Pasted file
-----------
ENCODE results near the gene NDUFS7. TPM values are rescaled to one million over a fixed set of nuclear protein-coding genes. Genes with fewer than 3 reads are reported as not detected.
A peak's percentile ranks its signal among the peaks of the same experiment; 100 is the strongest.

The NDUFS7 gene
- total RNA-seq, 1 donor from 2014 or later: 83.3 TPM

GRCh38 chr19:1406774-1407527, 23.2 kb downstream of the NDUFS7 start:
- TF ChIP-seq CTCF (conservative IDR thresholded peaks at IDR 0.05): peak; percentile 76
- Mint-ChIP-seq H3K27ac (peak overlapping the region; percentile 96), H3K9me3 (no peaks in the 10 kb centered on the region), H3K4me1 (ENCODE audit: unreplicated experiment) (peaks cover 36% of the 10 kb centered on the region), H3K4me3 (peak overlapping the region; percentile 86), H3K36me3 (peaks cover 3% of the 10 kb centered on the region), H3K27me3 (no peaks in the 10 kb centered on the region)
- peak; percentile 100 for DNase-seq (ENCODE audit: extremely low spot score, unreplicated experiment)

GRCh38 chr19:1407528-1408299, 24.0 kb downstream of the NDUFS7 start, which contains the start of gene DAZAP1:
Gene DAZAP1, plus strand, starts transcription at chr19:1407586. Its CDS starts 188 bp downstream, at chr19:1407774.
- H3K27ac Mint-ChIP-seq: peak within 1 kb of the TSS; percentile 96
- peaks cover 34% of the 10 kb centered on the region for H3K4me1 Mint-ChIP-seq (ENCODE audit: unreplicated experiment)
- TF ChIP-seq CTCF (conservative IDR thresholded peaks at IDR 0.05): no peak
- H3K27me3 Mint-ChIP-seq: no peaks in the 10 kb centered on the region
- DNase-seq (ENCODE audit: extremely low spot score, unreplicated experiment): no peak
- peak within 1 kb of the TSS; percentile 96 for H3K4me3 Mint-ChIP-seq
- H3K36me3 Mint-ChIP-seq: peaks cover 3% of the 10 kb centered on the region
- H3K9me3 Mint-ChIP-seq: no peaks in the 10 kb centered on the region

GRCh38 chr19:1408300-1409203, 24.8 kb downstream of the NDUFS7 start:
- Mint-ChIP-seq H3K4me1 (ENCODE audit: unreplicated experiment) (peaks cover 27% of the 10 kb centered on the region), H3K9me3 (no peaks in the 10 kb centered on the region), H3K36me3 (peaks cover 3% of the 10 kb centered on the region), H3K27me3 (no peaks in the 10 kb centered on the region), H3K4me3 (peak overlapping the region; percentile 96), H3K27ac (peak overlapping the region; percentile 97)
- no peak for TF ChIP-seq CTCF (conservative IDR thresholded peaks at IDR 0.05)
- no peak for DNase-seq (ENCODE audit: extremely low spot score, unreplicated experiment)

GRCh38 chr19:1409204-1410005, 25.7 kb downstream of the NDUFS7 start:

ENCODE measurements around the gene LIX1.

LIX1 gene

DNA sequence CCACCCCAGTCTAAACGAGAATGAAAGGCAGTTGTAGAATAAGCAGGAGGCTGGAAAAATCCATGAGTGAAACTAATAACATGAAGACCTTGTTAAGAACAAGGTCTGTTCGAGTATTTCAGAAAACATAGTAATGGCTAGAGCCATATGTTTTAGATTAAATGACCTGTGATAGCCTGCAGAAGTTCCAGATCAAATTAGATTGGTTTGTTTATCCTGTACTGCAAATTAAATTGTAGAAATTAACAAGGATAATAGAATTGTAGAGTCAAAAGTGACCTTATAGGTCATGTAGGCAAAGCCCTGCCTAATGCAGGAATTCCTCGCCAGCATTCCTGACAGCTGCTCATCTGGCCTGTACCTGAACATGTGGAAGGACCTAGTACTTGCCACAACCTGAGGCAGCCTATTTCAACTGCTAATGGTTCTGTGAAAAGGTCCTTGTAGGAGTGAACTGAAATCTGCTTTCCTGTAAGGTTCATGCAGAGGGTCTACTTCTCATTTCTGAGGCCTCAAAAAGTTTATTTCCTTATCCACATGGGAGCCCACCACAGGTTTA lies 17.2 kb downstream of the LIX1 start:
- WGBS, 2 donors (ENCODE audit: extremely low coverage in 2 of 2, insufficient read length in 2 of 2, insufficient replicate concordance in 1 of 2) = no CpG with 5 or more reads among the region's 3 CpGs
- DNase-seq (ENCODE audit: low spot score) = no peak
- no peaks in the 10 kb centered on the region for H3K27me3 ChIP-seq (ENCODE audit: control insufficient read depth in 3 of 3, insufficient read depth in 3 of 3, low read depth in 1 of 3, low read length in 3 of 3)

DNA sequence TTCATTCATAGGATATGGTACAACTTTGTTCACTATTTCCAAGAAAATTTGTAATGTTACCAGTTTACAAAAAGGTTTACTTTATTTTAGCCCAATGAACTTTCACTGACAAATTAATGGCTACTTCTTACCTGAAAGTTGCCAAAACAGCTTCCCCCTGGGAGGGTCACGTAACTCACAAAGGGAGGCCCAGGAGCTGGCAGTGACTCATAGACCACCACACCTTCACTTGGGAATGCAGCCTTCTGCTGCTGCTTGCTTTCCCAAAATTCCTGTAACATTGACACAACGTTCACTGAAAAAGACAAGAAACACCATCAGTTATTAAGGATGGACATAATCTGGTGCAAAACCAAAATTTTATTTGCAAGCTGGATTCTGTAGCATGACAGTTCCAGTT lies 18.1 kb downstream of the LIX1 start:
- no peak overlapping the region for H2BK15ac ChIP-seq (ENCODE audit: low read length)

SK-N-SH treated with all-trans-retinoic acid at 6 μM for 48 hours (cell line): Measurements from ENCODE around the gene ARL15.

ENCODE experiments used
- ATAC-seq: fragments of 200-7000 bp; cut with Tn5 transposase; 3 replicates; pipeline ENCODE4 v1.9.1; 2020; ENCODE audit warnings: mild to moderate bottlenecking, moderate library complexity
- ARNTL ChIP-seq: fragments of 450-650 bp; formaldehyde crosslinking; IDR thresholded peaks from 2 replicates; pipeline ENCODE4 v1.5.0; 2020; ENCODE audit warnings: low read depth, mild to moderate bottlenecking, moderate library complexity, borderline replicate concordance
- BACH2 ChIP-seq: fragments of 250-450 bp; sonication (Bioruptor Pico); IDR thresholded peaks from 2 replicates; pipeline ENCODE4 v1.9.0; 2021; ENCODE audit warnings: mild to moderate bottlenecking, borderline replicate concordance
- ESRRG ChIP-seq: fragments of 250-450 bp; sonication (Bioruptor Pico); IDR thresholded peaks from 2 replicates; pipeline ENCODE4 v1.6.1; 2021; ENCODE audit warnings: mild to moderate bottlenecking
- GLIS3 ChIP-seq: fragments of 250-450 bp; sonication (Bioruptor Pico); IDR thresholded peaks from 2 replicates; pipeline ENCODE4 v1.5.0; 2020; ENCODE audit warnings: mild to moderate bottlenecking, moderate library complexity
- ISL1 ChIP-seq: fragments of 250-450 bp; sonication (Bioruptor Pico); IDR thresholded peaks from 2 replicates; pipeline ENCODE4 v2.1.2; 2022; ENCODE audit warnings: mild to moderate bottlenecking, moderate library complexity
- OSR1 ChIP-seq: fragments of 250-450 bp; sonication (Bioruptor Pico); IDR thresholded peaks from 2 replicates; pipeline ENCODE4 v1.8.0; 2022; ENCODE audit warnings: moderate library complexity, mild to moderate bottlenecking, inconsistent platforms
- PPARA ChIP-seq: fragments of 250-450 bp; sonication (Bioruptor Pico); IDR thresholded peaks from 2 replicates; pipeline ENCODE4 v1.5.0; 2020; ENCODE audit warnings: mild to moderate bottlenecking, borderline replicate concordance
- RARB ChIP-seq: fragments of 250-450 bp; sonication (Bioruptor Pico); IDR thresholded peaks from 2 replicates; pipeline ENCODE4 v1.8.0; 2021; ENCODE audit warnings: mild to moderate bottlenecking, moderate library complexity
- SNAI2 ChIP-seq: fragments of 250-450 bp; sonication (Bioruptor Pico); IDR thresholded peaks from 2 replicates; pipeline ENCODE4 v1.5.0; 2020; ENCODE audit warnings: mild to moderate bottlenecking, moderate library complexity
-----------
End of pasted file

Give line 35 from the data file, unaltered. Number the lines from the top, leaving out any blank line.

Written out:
- ARNTL ChIP-seq: fragments of 450-650 bp; formaldehyde crosslinking; IDR thresholded peaks from 2 replicates; pipeline ENCODE4 v1.5.0; 2020; ENCODE audit warnings: low read depth, mild to moderate bottlenecking, moderate library complexity, borderline replicate concordance